“Let the Right One In” (Morse): When Sweden Mocked Twilight! At the dawn of the last decade, cinema began a long descent into hell. Miramax, masterfully led by the chief pig, Harvey Weinstein, was sold to Disney. American independent cinema, once the only open window for criticism, is now sold to Mickey, while French cinema remains locked in its bourgeois shell, allowing vampires, werewolves, and spandex-clad heroes to reign undisturbed.
“Let the Right One In” (Morse): The Swedish Twilight?
In 2008, the first episode of “Twilight” was notably released. Since the beginning, with Bram Stoker’s “Dracula”, which Coppola faithfully adapted in 1994, the vampire has always been a subject of fantasy for humans. Is it the personification of a love that kills, or a more contemporary thesis of a narcissistic pervert (human malaise vulgarized to the extreme by “Psychology Magazine” and its colleagues)? The fact remains that fantasy is perhaps the only way to find an escape from a deleterious reality, and in the 00s, reality was indeed rotten. But in 2008, Sweden unveiled the highly controversial “Let the Right One In”. Scandal!
“Let the Right One In” (Morse): Vampires are not for children!
No need to dwell on “Twilight” too much; it’s a film about gentle vampires (thanks to Buffy) with an innocent human and cruel yet nice werewolves. Enough to entertain us for 6 or 7 episodes of the saga. Bram Stoker must be turning in his grave. Now, when it comes to the Swedish version of the vampire film… It’s completely different! The story takes place in a Swedish small town in the early ’80s, in the midst of winter. While Stockholm has its charms, the landscape is even more pathetic than that of Twin Peaks in “Morse”. The film tells the story of a 10-year-old autistic boy who is a victim of bullying at school, and he befriends a child vampire who must be centuries old.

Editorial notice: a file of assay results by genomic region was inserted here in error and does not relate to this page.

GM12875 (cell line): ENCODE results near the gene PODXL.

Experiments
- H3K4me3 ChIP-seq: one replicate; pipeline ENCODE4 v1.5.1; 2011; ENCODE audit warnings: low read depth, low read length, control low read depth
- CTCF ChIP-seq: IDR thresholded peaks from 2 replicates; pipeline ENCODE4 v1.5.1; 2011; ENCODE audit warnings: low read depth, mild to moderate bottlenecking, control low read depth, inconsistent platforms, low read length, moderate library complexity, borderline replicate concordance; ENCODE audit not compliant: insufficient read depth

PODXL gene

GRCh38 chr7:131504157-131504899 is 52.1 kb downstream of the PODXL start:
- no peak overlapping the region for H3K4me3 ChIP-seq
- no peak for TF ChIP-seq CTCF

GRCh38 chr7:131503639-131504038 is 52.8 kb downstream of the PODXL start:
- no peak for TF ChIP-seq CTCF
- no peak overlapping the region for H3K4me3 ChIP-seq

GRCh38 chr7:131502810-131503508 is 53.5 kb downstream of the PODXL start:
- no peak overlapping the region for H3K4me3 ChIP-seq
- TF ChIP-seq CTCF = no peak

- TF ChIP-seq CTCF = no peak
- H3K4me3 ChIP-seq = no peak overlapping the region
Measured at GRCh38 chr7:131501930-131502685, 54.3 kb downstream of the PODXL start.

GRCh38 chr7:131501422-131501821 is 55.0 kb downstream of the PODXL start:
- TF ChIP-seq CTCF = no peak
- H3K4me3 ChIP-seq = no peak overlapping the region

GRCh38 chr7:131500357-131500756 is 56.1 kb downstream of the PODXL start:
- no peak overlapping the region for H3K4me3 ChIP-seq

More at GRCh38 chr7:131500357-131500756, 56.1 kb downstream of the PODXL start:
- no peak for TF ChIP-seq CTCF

The film is highly psychological as it plays with the emotions of the audience. One comes to feel compassion for this little vampire monster capable of the worst, even when he slaughters his victims and drains them of their blood. The relationship between these two characters, though platonically portrayed, is of a rare complexity. In this regard, the performances of the two actors, Lina Leandersson and Kåre Hedebrant, are simply exceptional.
As with “Twilight”, Tomas Alfredson’s film is an adaptation of John Ajvide Lindqvist’s book. Set against the backdrop of Stockholm’s suburbs, the director delves into the dark underbelly of Swedish society at that time, touching on themes of alcoholism, divorce, and all sorts of things the sacrosanct Swedish society does not want to see.
In conclusion, to avoid any spoilers, it takes very little to create a film that generates a real psychological shock and does not need to be stretched into 6 or 7 episodes with a binge of blood and werewolf fur.